A Guide To Buying And Cooking Honey
There is only one food that never spoils; Honey. Unlike sugar, honey contains calcium, iron, magnesium, manganese, phosphorus, potassium, zinc, B6, niacin, thiamin and several amino acids.
Honey also stores better than sugar, enhances browning and crisping, enhances other flavors in the recipe and retains moisture in baked goods. All in all, this ancient sweetener is an excellent addition to recipes both sweet and savory.
Types of Honey
Whole-comb honey comes straight from the bee hive and is the least processed form available. To use, the honey must be scooped from the comb and debris must be filtered from it.
Raw honey is already removed from the comb, but it often contains small pieces of wax and debris.
Filtered honey is raw honey that’s been heated slightly and is better filtered.
Liquid honey has been heated to kill microorganisms. This honey is typically a lighter color and has a milder in taste. It is also more resistant to crystallizing, therefore storing more easily for long periods of time. However, liquid honey isn’t as high in minerals and vitamins.
Crystallized honey (sometimes called spun honey) is creamier because some of the moisture has been removed. This is the most processed form of honey.
How to Buy Honey
Always read honey labels carefully, since some products sold in grocery stores have added sugar. Also look for “U.S. Grade A” or “U.S. Fancy” labels on grocery store honey bottles.
Recently, some honey from China (which is not always properly labeled as being from China) was diluted with corn syrup, water or sugar. Chinese honey may also be more apt to contain pesticides and other chemicals.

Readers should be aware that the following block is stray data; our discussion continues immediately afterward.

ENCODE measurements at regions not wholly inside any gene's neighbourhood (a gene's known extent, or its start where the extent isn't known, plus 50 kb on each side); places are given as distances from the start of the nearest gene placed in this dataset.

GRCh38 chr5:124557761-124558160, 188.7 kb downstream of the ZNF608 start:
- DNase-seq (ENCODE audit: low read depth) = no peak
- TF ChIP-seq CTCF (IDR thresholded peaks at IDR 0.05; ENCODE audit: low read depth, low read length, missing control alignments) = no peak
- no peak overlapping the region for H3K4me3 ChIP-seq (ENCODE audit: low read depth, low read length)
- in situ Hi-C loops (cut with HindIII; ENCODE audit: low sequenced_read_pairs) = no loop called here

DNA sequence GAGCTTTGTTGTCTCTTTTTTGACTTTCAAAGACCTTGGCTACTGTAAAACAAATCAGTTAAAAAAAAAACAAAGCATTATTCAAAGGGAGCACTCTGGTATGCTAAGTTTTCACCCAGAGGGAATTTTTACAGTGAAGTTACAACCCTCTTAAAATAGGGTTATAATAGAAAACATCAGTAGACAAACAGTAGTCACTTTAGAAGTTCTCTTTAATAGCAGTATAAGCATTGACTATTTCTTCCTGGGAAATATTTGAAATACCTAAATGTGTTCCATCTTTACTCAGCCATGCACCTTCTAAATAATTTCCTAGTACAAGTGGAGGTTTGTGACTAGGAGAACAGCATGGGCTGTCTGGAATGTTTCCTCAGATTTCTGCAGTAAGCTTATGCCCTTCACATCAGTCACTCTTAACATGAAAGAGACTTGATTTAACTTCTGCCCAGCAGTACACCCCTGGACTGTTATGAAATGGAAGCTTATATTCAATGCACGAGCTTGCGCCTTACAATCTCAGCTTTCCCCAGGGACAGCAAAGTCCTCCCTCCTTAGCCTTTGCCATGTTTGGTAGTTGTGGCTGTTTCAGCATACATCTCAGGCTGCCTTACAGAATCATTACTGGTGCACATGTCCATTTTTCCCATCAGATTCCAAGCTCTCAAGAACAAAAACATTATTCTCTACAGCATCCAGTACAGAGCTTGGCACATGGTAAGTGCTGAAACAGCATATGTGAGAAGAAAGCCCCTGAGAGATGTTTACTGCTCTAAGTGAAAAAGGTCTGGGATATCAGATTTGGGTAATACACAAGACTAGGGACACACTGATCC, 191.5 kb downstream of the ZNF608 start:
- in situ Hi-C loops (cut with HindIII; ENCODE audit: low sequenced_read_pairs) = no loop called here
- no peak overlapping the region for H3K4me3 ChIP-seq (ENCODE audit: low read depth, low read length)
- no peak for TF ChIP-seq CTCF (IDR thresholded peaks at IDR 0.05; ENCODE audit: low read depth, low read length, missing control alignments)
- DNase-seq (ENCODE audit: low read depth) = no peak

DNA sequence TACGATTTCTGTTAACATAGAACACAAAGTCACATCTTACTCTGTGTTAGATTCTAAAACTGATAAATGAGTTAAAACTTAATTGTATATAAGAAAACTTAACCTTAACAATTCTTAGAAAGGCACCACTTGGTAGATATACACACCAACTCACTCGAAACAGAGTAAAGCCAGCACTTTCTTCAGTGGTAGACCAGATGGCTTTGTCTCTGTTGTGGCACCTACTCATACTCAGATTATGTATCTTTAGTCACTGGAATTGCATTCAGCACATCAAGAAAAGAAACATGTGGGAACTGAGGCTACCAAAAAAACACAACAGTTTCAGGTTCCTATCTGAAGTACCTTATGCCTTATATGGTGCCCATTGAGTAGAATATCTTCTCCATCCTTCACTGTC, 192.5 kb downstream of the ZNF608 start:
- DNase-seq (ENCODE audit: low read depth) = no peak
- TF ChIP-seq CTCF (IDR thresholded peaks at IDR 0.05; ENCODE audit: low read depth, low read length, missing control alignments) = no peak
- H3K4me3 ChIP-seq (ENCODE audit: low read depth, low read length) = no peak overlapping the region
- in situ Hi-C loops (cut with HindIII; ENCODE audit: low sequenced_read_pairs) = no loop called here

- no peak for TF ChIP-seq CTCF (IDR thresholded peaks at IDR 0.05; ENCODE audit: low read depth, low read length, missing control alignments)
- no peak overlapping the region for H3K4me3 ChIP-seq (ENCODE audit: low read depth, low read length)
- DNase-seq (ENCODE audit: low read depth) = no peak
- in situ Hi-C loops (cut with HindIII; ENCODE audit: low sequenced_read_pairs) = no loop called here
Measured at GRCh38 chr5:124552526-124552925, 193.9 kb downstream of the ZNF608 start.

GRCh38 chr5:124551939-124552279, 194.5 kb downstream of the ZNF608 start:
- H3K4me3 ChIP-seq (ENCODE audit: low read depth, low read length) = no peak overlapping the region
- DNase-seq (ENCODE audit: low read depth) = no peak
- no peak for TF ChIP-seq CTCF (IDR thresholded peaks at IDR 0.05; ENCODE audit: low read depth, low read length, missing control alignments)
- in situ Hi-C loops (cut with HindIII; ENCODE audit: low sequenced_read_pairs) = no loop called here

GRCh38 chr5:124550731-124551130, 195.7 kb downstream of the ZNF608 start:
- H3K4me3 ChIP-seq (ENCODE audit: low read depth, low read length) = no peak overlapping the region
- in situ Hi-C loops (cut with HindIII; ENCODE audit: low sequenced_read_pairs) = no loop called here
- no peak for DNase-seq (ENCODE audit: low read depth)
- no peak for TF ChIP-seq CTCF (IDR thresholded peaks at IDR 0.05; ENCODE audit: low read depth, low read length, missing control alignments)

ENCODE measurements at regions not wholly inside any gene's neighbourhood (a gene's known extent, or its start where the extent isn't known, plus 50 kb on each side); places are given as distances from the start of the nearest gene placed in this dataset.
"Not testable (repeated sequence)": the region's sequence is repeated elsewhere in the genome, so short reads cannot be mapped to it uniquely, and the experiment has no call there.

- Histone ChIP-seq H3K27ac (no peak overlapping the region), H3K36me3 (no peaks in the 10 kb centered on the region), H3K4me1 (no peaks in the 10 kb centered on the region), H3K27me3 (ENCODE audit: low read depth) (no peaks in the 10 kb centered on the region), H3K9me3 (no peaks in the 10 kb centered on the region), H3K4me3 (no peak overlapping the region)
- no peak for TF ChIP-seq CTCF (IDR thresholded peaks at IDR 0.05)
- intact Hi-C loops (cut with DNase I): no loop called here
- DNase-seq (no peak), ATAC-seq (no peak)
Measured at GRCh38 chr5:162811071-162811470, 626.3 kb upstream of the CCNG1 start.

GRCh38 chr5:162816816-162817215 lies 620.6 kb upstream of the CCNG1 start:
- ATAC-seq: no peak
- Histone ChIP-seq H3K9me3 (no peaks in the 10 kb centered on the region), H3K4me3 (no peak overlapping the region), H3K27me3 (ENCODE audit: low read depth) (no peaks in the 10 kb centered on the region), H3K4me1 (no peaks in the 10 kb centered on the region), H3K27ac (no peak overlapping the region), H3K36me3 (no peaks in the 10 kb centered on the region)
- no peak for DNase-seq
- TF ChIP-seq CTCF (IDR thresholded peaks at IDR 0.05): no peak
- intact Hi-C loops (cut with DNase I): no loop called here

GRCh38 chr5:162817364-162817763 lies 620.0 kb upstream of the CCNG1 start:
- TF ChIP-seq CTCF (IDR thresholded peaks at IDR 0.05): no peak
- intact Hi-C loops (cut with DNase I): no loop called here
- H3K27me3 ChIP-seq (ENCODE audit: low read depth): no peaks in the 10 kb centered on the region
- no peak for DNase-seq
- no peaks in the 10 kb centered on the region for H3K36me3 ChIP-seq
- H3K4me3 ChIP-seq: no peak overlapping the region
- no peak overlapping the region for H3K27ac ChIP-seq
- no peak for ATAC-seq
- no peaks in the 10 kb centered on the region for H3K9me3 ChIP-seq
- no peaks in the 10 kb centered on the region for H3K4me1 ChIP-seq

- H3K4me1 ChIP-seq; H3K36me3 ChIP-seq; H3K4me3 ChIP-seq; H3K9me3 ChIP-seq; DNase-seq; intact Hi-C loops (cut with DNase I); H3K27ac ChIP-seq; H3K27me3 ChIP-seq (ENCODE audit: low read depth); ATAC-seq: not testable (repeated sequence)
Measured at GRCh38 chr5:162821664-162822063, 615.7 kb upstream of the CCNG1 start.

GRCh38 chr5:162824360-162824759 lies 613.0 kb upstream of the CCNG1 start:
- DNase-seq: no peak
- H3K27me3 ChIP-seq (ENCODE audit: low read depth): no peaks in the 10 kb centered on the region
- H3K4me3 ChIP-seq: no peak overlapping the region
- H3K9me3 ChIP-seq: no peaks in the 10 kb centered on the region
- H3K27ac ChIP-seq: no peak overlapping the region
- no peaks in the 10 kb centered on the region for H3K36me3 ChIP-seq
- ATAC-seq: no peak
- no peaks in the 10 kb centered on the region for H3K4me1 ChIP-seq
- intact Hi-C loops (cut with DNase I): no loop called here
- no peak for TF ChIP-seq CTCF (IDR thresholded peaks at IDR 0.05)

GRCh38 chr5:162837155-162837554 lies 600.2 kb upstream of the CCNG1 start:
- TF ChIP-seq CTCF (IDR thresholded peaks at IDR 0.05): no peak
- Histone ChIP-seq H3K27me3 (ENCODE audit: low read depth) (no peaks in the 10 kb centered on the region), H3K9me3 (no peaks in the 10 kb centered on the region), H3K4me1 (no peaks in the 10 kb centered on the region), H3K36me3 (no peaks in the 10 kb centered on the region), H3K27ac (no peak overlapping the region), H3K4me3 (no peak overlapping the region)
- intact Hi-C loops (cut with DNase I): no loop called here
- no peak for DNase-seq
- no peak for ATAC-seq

Therefore, many chefs prefer to purchase local honey. This has the added benefit of making it possible for you to ask what drugs were used to treat the bees that made the honey; trace amounts of those drugs may be found in the honey.
How to Store Honey
Keep honey in its original container, in a cool, dark location. Liquid honey will last indefinitely. If air leaks into the container, the honey may turn dark and more intensely flavored.
Honey may also crystallize while in storage, but placing the honey container in a pot of hot water will melt the crystals and make the honey usable again.
How to Cook Honey
Honey typically is between 25 and 40 percent sweeter than table sugar, so while honey is a great alternative to sugar, less is needed in any given recipe.
Honey also contains 10 to 18 percent water, so when substituting honey for sugar, reduce any liquids in the recipe by about a fifth.
For sweet foods, bake 25 degrees F. lower in oven temperature than you would if using sugar.
Baked goods with honey can over-brown. Sour milk or cream, if called for in the recipe, will counteract this tendency. Otherwise, add a pinch of baking soda.
Because honey crisps and browns more readily than sugar, try using it for glazes.
Honey also keeps baked goods moist longer, so it’s ideal for cakes and other goods that will sit for a while before being consumed.
According to The Mayo Clinic, honey – even heated honey – isn’t safe for children 1 year of age or younger; it’s possible for small children to develop food poisoning from the food.
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